Scholars have long viewed that social marketing is a framework or structure that draws from various bodies of knowledge such as psychology, sociology, anthropology, and communications theory which are the essentials for conceiving and understanding how to influence or inflict change in people's behaviour and actions (Baker 2003). Though the application of commercial tools in promoting social goals is surrounded by business glitches, the fusion of the logic of marketing to social goals is a natural development and is a promising one (Kotler and Zaltman 1971).

Such factors include the queries on cause-related marketing as a cynical exploitation of public sympathies for the sake of profits, if the idea of being a good corporate citizen is to be sincere and meaningful, then philanthropic activities be separated entirely from profit-making courses, social marketing is of questionable social value sometimes to the extent that an individual's cause maybe the other person's propaganda (Ewing 2001). Social marketing is treated as an endeavour that can be applied by both profit-making organisations as well as by non-profit organisations (Bloom and Novelli 1981).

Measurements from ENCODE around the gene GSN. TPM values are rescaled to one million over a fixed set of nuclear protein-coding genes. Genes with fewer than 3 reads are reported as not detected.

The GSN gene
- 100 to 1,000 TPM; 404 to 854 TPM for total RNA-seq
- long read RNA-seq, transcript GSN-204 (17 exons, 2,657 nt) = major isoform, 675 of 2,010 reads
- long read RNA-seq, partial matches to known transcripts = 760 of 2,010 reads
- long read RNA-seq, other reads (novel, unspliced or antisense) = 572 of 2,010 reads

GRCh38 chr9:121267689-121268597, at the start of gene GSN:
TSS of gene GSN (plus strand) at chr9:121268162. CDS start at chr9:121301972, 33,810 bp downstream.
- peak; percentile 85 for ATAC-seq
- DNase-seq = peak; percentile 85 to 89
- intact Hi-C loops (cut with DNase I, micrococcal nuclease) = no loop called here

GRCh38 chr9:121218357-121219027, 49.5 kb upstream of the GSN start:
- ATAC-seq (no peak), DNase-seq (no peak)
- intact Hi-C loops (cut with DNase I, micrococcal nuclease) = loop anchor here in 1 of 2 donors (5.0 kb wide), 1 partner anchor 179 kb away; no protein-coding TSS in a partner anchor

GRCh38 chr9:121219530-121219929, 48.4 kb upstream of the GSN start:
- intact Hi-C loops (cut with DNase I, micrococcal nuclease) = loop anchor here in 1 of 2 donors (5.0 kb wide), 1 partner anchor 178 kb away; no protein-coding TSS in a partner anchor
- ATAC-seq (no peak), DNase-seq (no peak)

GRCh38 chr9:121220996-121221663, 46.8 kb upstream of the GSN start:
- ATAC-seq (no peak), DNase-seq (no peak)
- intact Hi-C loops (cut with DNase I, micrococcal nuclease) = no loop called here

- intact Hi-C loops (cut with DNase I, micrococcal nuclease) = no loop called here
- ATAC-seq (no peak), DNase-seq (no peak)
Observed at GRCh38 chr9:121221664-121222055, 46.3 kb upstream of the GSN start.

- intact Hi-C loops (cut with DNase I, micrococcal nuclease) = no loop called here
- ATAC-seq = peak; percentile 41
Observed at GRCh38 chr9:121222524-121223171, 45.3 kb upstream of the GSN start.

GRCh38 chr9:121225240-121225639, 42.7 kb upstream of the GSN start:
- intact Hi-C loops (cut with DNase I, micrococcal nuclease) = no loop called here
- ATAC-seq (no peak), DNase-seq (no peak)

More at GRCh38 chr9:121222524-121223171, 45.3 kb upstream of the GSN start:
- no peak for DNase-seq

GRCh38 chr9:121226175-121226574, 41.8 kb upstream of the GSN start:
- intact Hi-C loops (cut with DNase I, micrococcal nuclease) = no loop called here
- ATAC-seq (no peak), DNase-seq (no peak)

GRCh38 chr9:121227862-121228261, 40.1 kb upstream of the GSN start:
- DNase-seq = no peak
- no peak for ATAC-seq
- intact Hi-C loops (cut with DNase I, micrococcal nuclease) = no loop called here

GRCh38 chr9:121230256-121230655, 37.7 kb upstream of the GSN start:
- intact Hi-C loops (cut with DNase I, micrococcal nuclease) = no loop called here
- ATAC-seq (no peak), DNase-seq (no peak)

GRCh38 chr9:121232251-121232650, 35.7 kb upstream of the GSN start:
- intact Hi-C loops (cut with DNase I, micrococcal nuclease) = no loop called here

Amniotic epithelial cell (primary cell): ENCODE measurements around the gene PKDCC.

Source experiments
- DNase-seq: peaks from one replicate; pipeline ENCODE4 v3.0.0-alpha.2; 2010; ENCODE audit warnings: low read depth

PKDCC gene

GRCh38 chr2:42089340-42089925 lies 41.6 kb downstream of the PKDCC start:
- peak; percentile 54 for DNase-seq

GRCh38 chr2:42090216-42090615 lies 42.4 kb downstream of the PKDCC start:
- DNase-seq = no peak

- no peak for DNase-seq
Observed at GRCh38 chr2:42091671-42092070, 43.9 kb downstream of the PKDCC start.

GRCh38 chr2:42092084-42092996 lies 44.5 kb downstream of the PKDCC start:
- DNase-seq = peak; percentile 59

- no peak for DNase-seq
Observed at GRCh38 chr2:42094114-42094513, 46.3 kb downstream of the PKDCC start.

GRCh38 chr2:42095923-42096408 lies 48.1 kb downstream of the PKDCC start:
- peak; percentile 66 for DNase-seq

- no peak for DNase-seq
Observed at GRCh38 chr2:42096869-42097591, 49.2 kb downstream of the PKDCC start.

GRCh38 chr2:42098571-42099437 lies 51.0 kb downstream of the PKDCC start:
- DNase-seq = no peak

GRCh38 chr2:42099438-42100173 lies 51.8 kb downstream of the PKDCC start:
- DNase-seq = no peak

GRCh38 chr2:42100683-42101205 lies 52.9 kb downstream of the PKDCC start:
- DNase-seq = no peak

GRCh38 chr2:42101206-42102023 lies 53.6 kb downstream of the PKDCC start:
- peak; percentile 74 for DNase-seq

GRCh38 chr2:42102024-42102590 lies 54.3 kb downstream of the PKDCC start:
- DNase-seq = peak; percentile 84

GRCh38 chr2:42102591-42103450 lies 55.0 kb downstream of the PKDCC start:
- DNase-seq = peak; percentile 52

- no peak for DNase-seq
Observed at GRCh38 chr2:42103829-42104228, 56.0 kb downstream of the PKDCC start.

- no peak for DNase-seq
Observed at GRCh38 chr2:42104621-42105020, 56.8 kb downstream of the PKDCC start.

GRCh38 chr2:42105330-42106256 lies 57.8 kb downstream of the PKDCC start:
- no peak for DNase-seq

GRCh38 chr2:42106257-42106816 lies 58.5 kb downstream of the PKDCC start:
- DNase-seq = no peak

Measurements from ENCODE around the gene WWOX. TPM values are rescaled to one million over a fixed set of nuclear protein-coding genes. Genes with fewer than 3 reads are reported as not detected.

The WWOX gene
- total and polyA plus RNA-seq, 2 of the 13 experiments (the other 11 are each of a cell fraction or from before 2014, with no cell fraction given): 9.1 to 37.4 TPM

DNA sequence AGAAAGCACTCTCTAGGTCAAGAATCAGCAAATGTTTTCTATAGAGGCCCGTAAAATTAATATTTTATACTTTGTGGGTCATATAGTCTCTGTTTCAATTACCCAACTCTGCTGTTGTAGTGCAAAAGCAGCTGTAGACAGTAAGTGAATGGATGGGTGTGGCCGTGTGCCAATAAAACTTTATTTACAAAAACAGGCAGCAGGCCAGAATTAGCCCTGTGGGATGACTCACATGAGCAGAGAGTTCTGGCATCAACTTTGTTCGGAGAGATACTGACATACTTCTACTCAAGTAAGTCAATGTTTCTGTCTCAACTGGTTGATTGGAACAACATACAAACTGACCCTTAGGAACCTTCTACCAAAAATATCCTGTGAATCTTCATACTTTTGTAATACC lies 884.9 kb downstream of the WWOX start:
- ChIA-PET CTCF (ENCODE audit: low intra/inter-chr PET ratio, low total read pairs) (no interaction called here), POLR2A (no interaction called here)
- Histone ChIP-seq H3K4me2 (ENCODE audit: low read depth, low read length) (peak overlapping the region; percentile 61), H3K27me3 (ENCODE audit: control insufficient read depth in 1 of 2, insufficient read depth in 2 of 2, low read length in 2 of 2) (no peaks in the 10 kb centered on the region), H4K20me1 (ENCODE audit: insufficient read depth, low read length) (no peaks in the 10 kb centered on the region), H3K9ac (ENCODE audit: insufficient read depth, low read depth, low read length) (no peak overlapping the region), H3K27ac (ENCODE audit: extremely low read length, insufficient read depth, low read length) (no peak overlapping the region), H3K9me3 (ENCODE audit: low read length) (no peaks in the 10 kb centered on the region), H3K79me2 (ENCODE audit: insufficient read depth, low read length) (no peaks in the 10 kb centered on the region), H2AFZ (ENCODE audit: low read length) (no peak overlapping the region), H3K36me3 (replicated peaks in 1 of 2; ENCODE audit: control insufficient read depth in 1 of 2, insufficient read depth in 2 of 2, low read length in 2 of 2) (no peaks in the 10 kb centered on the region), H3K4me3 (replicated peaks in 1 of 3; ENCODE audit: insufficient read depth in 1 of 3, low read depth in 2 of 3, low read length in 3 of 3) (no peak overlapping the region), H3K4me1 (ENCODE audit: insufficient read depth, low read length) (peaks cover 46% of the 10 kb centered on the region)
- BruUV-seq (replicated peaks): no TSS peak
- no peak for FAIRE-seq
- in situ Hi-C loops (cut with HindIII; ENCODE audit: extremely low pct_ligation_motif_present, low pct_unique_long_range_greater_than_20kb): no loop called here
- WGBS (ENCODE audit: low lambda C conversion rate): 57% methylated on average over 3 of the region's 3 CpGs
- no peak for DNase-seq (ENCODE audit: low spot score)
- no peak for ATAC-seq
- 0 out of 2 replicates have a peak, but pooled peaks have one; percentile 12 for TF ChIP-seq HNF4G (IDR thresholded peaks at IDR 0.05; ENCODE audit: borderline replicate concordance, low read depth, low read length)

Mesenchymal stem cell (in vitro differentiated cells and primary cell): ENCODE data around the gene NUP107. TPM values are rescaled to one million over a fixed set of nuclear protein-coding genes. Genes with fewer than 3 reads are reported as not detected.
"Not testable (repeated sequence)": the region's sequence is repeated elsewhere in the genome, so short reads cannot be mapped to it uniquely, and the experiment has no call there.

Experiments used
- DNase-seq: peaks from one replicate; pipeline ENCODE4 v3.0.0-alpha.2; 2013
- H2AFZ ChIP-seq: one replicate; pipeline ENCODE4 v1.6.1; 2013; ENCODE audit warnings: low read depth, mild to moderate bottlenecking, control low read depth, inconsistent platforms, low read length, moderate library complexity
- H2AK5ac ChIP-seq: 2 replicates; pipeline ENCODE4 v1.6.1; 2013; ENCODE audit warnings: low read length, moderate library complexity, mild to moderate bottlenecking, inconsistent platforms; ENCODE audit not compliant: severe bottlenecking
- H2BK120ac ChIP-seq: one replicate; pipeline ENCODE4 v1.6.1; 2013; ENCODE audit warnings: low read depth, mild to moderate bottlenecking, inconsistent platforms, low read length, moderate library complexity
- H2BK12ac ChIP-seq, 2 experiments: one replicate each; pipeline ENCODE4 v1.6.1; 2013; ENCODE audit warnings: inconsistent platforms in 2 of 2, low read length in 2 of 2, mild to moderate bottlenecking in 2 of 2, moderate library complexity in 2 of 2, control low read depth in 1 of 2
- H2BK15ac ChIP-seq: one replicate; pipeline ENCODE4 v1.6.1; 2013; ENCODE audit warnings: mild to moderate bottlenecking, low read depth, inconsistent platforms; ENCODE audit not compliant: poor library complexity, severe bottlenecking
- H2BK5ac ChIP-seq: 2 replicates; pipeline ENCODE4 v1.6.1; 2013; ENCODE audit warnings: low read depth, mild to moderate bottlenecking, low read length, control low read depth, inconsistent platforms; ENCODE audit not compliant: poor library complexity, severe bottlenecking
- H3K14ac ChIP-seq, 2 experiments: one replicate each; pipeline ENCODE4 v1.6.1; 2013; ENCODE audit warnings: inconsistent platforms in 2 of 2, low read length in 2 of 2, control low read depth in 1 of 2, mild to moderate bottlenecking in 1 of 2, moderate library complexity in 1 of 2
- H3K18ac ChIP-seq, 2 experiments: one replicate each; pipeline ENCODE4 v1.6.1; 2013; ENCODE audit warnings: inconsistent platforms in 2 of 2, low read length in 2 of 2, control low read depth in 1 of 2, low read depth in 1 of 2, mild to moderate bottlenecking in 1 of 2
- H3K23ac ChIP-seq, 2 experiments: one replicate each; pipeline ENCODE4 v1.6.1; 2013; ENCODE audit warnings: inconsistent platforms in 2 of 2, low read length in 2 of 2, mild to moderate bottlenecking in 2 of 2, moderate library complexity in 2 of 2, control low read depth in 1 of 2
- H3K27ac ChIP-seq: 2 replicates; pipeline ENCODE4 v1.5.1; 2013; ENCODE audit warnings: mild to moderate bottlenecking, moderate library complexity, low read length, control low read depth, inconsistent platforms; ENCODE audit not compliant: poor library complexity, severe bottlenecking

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Based from this conception, the non-profit sector is just as profit-oriented as other businesses because they need excess revenues to support their existence; operates in the same environment and answers similar demands concerning the effectiveness and efficiency as for the for-profits sector;and the competition is a reality for all the kinds of organisations which in turn explicates the fact that not-for-profit industry must deal with the ongoing basis with rivalry for capital, labour, customers and revenues, and just like for the for-profits industry (Sargeant and Wymer 2007).

The utilisation of technology to keep up with fast-paced environment brings into the discussion the challenges which social marketing has to counter and confront with steadfast strategies and tools. It has been argued by various scholars that social marketing is too costly and that its individual-level approach fails to negate the noxious environments that are the true causes of behavioural change (Goldberg, Fishbein and Middlestadt 1997).